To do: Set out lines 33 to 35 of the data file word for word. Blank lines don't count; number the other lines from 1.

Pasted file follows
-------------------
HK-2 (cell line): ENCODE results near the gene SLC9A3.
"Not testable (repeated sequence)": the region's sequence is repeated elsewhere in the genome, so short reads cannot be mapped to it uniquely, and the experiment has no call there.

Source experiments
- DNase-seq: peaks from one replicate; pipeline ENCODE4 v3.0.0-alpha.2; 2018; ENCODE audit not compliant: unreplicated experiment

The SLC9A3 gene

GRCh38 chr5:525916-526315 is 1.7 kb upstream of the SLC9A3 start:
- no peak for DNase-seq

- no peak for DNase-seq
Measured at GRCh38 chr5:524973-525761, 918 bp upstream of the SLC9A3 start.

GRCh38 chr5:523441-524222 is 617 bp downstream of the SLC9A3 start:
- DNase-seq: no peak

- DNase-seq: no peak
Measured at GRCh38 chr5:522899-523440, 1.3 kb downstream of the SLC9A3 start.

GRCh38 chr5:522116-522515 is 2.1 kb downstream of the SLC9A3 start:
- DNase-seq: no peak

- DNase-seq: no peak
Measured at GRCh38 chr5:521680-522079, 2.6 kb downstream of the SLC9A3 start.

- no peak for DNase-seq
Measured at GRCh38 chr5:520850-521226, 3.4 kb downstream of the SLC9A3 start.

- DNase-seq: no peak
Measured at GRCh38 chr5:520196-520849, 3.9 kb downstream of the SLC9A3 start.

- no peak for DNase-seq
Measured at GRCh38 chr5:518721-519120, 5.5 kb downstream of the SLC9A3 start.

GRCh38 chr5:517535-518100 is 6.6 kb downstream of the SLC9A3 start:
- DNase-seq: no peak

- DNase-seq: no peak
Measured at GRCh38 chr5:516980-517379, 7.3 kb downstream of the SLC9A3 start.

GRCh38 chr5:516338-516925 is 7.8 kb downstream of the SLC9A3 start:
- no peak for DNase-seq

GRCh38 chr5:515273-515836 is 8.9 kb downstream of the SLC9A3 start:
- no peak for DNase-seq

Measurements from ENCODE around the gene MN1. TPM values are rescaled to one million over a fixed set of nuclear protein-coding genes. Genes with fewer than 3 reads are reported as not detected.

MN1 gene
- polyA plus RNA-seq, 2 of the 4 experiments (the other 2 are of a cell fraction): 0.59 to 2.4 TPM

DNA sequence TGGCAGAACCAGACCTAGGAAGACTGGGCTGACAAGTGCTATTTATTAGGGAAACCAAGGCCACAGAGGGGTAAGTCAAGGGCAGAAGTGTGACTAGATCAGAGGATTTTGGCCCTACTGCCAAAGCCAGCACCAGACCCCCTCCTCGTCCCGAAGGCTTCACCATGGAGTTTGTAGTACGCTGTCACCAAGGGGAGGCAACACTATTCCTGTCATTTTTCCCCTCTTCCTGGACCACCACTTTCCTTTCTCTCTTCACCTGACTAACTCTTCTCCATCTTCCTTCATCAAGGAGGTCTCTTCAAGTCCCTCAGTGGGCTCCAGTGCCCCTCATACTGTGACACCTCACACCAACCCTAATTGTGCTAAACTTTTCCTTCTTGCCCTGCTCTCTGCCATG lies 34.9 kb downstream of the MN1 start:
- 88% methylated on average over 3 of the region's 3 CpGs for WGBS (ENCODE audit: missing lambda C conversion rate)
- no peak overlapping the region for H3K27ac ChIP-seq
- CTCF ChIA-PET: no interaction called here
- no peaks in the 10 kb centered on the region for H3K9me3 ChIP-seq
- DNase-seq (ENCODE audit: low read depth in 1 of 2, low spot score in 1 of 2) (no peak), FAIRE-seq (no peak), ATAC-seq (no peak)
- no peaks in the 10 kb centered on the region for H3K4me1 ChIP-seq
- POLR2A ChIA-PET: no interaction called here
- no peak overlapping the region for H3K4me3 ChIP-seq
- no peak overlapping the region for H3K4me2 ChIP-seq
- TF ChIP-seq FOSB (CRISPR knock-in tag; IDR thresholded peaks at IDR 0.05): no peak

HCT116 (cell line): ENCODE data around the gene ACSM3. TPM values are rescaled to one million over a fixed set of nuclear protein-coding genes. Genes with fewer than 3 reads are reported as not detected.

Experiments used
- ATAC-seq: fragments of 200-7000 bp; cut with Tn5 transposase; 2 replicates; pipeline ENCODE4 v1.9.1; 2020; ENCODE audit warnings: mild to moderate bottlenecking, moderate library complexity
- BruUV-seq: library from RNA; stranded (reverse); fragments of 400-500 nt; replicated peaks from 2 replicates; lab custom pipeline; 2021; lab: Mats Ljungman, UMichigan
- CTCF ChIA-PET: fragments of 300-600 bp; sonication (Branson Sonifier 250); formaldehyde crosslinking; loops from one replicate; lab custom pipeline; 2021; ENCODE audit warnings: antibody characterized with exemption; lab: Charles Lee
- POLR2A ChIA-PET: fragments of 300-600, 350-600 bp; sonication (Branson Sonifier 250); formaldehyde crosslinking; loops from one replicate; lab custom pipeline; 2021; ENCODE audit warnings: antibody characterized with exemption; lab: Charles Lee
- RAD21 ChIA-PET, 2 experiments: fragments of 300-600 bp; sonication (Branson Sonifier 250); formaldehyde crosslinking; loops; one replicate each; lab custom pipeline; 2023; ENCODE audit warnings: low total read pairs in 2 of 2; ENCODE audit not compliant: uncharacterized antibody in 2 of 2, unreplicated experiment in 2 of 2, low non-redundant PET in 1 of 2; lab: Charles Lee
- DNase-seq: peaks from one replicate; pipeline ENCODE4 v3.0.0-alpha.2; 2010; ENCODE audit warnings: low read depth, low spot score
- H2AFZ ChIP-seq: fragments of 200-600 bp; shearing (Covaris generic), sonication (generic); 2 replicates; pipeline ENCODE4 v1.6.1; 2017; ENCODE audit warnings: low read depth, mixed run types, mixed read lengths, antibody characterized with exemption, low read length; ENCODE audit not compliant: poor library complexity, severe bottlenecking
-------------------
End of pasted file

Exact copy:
MN1 gene
- polyA plus RNA-seq, 2 of the 4 experiments (the other 2 are of a cell fraction): 0.59 to 2.4 TPM

DNA sequence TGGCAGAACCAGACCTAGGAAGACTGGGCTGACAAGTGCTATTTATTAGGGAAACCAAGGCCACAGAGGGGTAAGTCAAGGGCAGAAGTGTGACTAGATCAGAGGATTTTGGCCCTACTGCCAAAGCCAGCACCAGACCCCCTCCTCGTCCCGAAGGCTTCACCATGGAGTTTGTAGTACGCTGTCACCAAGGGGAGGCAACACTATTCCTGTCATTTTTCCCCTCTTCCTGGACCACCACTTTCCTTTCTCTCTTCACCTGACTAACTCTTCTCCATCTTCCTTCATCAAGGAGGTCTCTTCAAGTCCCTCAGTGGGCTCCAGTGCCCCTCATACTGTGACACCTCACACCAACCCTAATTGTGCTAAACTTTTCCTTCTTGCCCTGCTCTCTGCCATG lies 34.9 kb downstream of the MN1 start: